Enteropathogens detected in diarrheal and non-diarrheal stools from children: A) 2–11 months, B) 12–23 months, and C) 24–36 months; pathogen prevalence by grouping: D) children with one, E) two, and F) three or more pathogens from the semiarid region in Brazil. EAEC = enteroaggregative E. coli; STEC = shiga toxin-producing E. coli; tEPEC = typical enteropathogenic E. coli; ST or LT ETEC = heat-stable or heat-labile producing enterotoxigenic E. coli.

https://doi.org/10.1371/journal.pntd.0007154.g002

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Table 2. Prevalence of enteropathogens in diarrhea cases and controls children from the semiarid region in Brazil.

https://doi.org/10.1371/journal.pntd.0007154.t002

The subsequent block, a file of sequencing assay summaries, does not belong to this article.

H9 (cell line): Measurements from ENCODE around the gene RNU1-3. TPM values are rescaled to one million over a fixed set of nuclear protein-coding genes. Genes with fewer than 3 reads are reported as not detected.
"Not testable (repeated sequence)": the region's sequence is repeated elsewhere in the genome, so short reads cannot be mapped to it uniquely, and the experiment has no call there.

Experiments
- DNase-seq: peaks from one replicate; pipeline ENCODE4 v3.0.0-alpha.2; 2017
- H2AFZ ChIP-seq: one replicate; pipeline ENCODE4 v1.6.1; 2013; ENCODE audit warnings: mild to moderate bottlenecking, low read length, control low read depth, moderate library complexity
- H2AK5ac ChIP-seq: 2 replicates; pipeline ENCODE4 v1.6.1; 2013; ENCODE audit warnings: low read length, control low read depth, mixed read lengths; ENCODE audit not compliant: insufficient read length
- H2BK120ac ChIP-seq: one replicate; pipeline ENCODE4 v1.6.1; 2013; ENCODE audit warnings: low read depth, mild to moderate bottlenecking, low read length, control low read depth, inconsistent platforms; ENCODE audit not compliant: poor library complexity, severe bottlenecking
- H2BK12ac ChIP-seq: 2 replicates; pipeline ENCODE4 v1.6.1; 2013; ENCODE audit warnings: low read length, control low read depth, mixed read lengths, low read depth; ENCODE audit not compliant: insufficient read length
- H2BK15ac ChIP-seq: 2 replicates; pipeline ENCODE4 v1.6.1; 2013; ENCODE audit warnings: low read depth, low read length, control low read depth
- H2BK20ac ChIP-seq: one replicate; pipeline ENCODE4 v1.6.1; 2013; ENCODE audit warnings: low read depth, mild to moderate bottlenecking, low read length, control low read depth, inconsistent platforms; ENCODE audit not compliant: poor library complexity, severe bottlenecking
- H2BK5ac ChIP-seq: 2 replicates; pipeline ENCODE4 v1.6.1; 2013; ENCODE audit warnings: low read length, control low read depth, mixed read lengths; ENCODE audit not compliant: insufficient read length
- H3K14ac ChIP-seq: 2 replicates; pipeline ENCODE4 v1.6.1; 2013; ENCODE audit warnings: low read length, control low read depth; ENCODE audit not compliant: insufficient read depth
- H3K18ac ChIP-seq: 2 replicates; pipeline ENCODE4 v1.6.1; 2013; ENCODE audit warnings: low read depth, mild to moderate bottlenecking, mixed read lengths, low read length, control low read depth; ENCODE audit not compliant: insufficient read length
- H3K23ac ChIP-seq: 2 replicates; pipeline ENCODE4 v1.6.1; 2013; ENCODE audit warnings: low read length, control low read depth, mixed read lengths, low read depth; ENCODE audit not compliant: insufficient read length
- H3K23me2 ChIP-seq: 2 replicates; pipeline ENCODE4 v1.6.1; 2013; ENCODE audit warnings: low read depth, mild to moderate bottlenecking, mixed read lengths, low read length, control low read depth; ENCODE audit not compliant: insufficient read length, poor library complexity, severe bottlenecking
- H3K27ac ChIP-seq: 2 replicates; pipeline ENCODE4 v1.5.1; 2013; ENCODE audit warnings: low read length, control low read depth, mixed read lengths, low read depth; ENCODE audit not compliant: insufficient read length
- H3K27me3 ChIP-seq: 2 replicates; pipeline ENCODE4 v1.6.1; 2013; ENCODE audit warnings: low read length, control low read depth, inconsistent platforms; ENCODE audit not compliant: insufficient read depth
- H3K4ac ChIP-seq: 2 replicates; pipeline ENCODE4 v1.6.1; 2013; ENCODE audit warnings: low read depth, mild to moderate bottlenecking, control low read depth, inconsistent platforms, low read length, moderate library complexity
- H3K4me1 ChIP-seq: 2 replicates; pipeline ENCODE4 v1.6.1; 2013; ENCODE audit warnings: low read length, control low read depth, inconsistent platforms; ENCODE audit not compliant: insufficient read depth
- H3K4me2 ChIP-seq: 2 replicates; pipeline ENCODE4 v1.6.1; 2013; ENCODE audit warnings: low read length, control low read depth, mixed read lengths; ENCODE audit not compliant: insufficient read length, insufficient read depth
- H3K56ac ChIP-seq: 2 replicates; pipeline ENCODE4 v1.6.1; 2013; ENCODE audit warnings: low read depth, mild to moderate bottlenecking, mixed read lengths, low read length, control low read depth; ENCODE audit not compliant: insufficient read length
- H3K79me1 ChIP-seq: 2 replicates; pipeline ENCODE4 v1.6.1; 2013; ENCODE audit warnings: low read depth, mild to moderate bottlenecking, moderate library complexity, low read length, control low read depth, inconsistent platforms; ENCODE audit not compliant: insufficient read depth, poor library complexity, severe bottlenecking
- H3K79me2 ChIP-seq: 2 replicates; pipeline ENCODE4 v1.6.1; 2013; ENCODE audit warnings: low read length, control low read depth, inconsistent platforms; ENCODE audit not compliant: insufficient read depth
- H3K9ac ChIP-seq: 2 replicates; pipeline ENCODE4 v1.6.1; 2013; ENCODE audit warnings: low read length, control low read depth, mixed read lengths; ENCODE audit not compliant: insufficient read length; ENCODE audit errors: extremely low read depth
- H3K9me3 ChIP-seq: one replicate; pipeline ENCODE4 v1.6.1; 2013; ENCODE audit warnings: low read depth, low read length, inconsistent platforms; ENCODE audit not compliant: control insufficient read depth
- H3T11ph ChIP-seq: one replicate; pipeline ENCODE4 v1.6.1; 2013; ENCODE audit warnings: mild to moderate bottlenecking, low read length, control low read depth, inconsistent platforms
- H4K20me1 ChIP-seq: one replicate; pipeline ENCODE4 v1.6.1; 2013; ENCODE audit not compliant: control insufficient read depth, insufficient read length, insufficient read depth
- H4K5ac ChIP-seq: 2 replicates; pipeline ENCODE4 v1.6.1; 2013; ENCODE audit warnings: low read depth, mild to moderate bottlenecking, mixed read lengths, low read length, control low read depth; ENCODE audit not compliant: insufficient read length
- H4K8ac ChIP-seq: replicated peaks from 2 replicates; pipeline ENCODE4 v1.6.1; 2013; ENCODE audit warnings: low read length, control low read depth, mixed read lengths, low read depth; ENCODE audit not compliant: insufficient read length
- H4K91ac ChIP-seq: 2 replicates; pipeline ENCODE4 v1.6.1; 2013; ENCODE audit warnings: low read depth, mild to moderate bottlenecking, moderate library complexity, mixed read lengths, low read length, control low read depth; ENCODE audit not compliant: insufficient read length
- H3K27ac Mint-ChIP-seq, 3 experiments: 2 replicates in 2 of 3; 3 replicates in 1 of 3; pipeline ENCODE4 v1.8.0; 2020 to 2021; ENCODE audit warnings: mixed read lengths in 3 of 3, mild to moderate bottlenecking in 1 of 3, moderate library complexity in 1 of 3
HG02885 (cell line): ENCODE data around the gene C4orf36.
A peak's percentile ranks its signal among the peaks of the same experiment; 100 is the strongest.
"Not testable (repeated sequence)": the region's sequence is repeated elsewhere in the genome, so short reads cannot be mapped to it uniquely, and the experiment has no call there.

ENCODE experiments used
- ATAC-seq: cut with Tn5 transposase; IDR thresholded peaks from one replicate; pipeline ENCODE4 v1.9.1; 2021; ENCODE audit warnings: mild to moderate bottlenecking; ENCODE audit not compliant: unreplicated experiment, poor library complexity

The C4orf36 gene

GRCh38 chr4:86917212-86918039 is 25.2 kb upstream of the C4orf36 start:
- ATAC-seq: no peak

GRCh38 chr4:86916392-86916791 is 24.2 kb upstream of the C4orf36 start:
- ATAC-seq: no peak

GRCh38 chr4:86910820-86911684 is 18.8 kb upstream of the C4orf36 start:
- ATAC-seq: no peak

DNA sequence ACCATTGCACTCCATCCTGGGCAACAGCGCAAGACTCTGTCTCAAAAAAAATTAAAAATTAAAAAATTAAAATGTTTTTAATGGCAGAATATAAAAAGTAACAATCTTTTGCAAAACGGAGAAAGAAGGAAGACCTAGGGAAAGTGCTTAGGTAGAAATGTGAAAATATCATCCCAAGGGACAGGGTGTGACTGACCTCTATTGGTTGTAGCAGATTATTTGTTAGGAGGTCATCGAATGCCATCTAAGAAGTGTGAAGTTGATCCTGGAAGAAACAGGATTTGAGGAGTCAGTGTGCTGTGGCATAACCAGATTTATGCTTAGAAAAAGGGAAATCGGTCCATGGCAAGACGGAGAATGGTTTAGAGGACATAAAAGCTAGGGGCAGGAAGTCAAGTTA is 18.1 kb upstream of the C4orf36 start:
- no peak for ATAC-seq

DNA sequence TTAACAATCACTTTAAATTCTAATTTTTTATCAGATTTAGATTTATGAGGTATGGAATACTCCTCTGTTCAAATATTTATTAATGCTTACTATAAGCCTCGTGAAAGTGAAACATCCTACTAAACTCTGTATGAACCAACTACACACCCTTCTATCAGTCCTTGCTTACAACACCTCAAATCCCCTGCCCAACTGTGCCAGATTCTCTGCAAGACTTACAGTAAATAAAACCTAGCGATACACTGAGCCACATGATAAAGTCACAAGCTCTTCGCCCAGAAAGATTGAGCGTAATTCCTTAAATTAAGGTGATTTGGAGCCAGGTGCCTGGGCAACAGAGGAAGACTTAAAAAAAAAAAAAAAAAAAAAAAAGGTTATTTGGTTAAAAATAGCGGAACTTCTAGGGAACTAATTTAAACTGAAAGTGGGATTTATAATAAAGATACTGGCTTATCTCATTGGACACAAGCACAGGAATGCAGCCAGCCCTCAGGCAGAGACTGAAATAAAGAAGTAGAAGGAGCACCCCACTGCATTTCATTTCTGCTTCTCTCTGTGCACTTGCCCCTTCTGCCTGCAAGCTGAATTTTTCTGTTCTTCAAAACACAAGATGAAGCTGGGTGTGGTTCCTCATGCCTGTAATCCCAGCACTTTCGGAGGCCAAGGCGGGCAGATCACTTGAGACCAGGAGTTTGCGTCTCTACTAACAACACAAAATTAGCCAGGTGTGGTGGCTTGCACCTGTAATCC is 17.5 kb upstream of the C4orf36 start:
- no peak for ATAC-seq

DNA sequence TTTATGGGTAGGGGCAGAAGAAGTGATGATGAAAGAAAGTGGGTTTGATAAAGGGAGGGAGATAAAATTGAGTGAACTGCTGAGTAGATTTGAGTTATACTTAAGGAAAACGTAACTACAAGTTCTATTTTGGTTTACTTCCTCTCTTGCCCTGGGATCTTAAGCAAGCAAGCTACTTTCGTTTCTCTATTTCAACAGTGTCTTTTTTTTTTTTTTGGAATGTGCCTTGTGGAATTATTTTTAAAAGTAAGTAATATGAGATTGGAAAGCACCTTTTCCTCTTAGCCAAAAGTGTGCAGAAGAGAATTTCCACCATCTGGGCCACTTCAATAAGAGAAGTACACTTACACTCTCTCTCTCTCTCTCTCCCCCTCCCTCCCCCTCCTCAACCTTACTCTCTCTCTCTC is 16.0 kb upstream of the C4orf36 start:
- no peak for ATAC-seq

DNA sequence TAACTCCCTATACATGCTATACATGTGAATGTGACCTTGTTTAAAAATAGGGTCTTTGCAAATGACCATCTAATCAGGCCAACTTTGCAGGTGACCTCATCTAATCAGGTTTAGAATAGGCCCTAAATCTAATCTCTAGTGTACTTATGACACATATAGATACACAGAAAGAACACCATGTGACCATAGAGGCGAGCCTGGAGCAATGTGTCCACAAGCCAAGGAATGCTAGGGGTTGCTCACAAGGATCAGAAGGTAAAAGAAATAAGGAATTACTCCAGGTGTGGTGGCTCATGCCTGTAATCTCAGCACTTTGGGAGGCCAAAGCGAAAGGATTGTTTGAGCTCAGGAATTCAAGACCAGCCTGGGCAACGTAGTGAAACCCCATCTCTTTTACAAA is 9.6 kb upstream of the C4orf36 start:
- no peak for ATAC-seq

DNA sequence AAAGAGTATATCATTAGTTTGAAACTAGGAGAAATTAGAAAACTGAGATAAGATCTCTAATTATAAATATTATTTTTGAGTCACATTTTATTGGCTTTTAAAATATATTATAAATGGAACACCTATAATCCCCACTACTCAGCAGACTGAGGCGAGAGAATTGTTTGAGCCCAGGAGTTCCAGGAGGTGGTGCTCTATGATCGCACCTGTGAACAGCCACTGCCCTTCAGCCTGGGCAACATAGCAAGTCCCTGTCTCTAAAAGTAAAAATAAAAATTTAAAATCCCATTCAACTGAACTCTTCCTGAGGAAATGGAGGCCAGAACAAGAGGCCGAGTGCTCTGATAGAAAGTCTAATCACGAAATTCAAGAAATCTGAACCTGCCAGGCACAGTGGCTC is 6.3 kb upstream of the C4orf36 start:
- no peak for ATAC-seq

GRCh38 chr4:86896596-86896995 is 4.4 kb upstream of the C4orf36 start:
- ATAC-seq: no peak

Since a higher proportion of these stool samples presented with two or more pathogens (55%; 661/1200), we adjusted the analysis using the multivariate logistic regression model to include all enteropathogens (Fig 3 and Table 3). The results show the most likely enteropathogens associated with diarrhea by decreasing odds ratio: norovirus GII (OR = 5.385; 95% CI: 2.196–13.203); adenovirus (OR = 3.476; 95% CI: 1.264–9.558); rotavirus (OR = 1.929; 95% CI: 1.192–3.121); shiga toxin-producing E. coli (STEC; OR = 1.623; 95% CI: 1.033–2.548); Giardia spp. (OR = 1.537; 95% CI: 1.140–2.074); and enteroaggregative E. coli (EAEC; OR = 1.403; 95% CI: 1.092–1.804). Fig 2D–2F) shows the pathogens prevalence by grouping children with one, two and three or more pathogens. In the group with one pathogen isolated, EAEC (50.7%; 180/355) had the highest prevalence (Fig 2D). EAEC (66.8%; 227/340), EPEC (38.2%; 130/340), and most atypical EPEC (35.6%; 121/340) had the highest prevalence when children presented with two pathogens, followed by Giardia spp. (25.1%; 85/338) (Fig 2E). Children with three or more pathogens had EAEC (75.7%; 243/321), EPEC (38.2; 13/340) and Salmonella spp. (36.6%; 117/420) as the most prevalent pathogens (Fig 2F).